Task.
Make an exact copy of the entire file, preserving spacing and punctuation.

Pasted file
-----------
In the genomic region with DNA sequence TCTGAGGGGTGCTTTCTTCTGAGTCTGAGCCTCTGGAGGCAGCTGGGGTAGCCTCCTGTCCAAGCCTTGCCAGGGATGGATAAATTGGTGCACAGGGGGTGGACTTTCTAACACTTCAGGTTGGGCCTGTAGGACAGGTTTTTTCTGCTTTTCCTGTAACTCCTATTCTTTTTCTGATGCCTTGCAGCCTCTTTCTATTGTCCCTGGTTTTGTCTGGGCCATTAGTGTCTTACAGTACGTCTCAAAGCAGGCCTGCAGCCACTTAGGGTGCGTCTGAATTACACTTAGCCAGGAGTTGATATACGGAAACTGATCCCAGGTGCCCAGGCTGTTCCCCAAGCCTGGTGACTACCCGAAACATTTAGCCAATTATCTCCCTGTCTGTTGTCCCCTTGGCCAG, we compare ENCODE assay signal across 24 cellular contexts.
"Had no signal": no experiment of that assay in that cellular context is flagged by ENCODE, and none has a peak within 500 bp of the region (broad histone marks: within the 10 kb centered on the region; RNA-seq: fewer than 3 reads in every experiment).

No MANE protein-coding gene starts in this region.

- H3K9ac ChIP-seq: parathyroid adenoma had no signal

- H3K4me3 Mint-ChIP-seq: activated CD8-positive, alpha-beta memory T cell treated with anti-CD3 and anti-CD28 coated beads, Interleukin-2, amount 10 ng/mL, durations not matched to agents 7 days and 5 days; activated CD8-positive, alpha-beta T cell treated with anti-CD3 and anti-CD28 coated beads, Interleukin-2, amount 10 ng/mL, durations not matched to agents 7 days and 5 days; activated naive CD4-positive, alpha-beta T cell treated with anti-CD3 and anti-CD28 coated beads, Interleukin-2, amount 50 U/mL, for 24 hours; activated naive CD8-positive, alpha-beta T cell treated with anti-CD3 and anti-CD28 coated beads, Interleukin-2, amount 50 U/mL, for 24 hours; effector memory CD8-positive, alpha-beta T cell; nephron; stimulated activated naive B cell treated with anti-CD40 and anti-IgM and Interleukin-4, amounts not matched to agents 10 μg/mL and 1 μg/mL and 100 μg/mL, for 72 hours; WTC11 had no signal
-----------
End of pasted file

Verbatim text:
In the genomic region with DNA sequence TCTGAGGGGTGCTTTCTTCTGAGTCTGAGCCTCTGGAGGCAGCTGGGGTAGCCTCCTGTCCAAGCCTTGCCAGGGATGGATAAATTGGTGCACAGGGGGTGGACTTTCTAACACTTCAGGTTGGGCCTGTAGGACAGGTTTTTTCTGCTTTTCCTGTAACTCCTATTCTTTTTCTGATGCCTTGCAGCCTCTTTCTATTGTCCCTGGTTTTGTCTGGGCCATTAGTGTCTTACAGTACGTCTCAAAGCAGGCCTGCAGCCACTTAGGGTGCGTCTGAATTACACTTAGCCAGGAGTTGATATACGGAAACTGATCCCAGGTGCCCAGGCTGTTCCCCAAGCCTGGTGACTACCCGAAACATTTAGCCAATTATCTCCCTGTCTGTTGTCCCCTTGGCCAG, we compare ENCODE assay signal across 24 cellular contexts.
"Had no signal": no experiment of that assay in that cellular context is flagged by ENCODE, and none has a peak within 500 bp of the region (broad histone marks: within the 10 kb centered on the region; RNA-seq: fewer than 3 reads in every experiment).

No MANE protein-coding gene starts in this region.

- H3K9ac ChIP-seq: parathyroid adenoma had no signal

- H3K4me3 Mint-ChIP-seq: activated CD8-positive, alpha-beta memory T cell treated with anti-CD3 and anti-CD28 coated beads, Interleukin-2, amount 10 ng/mL, durations not matched to agents 7 days and 5 days; activated CD8-positive, alpha-beta T cell treated with anti-CD3 and anti-CD28 coated beads, Interleukin-2, amount 10 ng/mL, durations not matched to agents 7 days and 5 days; activated naive CD4-positive, alpha-beta T cell treated with anti-CD3 and anti-CD28 coated beads, Interleukin-2, amount 50 U/mL, for 24 hours; activated naive CD8-positive, alpha-beta T cell treated with anti-CD3 and anti-CD28 coated beads, Interleukin-2, amount 50 U/mL, for 24 hours; effector memory CD8-positive, alpha-beta T cell; nephron; stimulated activated naive B cell treated with anti-CD40 and anti-IgM and Interleukin-4, amounts not matched to agents 10 μg/mL and 1 μg/mL and 100 μg/mL, for 72 hours; WTC11 had no signal